CINCINNATI – James T. Hammes, 54, formerly of Lexington, Kentucky, was sentenced in U.S. District Court today to 96 months in prison. Hammes pleaded guilty in October 2015 to one count of wire fraud and agreed to pay nearly $7.7 million in restitution, specifically, approximately $6.7 million to G & J Pepsi-Cola Bottlers, Inc. and $1 million to Cincinnati Insurance Company.
Benjamin C. Glassman, Acting United States Attorney for the Southern District of Ohio and Angela L. Byers, Special Agent in Charge, Federal Bureau of Investigation (FBI), Cincinnati Field Division, announced the sentence handed down today by U.S. District Judge Susan J. Dlott.
According to court documents, from about 1998 through February 2009, Hammes embezzled more than $8.7 million from his employer, G & J Pepsi-Cola Bottlers, Inc., a large, privately held manufacturer and distributor of Pepsi products that is headquartered in Cincinnati.
Hammes served as a controller for the company, and was responsible for all financial accounting and internal controls for his division, including supervising accounts payable to vendors for services provided to the company’s division.
The defendant set up phantom vendor accounts and manipulated monthly accounting reports, using a miscellaneous account to charge off fraudulent checks and then manipulating legitimate accounts to offset the amounts carried in the miscellaneous account.
The stolen money that Hammes invested and traded generated IRS 1099 forms. Hammes voluntarily made estimated tax payments to the IRS totaling at least $2.7 million using the funds that he stole from his employer. Despite making the estimated tax payments, he failed to file tax returns for multiple tax years.
Hammes was questioned about the issuance of possible fraudulent checks in February 2009, at which time he fled and spent the majority of six years as a fugitive hiking the Appalachian Trail and living under an alias, which belonged to a real person. Federal criminal charges were filed against Hammes and he was arrested in Virginia in May 2015, following a tip from a hiker who had seen the defendant’s story on television.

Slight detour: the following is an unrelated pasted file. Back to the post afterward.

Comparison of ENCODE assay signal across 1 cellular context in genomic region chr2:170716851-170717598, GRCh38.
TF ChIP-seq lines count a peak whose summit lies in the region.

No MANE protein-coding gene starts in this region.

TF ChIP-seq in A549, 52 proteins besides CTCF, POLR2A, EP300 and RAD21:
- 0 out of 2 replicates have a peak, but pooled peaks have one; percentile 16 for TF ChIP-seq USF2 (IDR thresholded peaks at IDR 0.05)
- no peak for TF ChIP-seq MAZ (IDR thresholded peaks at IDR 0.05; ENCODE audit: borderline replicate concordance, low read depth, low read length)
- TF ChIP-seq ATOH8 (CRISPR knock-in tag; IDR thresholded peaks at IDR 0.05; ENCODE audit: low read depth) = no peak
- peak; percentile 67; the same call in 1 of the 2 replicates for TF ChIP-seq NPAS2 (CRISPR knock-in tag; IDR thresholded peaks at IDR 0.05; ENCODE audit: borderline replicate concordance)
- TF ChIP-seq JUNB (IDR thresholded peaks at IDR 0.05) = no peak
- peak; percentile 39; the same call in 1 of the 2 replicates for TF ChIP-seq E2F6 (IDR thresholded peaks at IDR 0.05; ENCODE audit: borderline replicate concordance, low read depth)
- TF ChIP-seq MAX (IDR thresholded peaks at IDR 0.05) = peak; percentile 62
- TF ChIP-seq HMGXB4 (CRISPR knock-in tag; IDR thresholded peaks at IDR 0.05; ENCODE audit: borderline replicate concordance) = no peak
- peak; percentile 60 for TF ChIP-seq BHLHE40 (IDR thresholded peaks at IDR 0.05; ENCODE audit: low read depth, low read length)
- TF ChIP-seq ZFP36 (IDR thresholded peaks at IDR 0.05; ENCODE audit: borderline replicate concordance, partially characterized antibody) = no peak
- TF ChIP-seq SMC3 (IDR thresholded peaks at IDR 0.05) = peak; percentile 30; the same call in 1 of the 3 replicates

“Hammes embezzled a lot of money over a long period of time,” Acting U.S. Attorney Glassman said. “As the district court recognized, his scheme was sophisticated; he abused the trust that his employer had placed in him; and sheer greed motivated him. Hammes followed up his crime by coldly abandoning his family without explanation or warning and running from the law for six years under someone else's name. But no one can run from justice forever, and today his lies were punished. Hammes more than earned every minute of the term of imprisonment that the district court imposed today.”
Acting U.S. Attorney Glassman commended the cooperative investigation by the FBI Cincinnati Division, with assistance from FBI- Richmond Division, FBI- Indianapolis Division, Internal Revenue Service – Criminal Investigation, and the U.S. Marshal’s Service, as well as Deputy Criminal Chief Emily N. Glatfelter and Criminal Chief Kenneth L. Parker, who are prosecuting the case.